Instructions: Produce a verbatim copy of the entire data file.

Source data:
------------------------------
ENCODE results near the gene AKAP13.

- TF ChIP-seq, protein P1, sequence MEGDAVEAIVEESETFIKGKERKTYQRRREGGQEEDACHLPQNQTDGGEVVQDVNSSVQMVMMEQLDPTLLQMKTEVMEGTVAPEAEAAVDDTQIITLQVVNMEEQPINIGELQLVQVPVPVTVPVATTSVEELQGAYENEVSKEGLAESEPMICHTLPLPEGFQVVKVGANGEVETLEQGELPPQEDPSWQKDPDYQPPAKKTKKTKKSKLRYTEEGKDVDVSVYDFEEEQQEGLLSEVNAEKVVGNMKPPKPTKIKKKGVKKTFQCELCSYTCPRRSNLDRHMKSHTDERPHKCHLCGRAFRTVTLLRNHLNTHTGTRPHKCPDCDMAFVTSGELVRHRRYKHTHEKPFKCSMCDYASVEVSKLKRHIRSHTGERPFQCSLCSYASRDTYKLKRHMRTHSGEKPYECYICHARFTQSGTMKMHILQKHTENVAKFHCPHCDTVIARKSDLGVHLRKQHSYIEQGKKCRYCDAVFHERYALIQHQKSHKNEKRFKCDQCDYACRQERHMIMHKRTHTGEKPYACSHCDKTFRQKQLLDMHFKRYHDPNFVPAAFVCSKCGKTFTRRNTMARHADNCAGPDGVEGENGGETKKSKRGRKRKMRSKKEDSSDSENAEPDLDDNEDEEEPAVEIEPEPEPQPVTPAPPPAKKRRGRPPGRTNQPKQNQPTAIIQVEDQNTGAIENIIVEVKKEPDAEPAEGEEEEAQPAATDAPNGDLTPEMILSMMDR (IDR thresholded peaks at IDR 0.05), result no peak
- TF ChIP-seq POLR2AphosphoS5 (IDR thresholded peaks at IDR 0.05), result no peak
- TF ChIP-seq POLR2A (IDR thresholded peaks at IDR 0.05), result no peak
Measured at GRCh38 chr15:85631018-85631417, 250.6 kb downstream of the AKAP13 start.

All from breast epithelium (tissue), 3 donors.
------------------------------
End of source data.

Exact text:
ENCODE results near the gene AKAP13.

- TF ChIP-seq, protein P1, sequence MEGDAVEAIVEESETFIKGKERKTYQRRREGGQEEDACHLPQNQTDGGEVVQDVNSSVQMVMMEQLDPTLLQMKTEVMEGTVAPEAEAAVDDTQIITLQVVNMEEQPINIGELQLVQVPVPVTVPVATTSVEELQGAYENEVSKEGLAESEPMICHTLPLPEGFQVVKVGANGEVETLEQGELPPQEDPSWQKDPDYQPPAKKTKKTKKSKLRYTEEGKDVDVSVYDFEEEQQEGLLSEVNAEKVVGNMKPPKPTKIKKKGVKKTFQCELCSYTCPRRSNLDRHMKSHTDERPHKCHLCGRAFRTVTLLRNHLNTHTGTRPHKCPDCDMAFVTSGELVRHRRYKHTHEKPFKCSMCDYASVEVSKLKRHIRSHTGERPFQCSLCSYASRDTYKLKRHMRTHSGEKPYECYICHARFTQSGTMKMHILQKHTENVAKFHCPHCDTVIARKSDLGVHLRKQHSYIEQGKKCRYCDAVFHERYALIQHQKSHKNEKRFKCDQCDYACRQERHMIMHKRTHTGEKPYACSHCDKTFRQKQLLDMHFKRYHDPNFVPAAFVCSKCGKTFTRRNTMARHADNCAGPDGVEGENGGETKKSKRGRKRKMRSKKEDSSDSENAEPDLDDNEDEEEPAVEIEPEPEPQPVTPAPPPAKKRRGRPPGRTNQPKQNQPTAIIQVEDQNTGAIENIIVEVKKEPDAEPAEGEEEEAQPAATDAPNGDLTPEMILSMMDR (IDR thresholded peaks at IDR 0.05), result no peak
- TF ChIP-seq POLR2AphosphoS5 (IDR thresholded peaks at IDR 0.05), result no peak
- TF ChIP-seq POLR2A (IDR thresholded peaks at IDR 0.05), result no peak
Measured at GRCh38 chr15:85631018-85631417, 250.6 kb downstream of the AKAP13 start.

All from breast epithelium (tissue), 3 donors.